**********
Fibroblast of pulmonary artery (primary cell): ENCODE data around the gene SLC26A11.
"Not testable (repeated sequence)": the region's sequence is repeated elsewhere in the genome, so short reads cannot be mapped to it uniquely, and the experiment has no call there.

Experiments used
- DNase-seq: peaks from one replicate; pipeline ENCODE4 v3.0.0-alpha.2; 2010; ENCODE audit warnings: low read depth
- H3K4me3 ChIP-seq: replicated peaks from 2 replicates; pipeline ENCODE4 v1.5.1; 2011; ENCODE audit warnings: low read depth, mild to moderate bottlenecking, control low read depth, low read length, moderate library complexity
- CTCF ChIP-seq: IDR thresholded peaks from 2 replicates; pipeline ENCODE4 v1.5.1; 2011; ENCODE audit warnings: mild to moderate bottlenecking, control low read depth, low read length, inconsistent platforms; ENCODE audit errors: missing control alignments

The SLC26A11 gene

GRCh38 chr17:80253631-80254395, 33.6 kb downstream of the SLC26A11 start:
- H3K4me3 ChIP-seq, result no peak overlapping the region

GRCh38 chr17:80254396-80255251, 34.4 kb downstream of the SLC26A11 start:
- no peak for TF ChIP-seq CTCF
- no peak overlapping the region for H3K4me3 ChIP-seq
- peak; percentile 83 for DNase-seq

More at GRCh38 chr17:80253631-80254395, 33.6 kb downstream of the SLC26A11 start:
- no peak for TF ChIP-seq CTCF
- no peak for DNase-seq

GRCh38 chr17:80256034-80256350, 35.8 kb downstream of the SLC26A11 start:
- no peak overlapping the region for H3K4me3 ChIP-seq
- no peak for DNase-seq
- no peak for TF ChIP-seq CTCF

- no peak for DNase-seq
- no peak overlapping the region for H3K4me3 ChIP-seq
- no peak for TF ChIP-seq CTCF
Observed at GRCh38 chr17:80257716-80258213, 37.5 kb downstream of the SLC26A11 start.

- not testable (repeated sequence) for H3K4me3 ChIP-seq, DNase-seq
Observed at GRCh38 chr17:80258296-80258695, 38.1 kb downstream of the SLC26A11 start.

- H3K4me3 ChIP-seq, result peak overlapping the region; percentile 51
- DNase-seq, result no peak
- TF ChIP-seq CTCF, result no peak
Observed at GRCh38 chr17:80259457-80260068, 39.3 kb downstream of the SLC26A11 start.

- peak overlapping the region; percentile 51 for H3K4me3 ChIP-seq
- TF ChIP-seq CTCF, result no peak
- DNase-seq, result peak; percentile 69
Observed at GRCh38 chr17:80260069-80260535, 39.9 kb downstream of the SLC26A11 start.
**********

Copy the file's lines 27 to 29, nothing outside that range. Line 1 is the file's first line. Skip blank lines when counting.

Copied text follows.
- H3K4me3 ChIP-seq, result peak overlapping the region; percentile 51
- DNase-seq, result no peak
- TF ChIP-seq CTCF, result no peak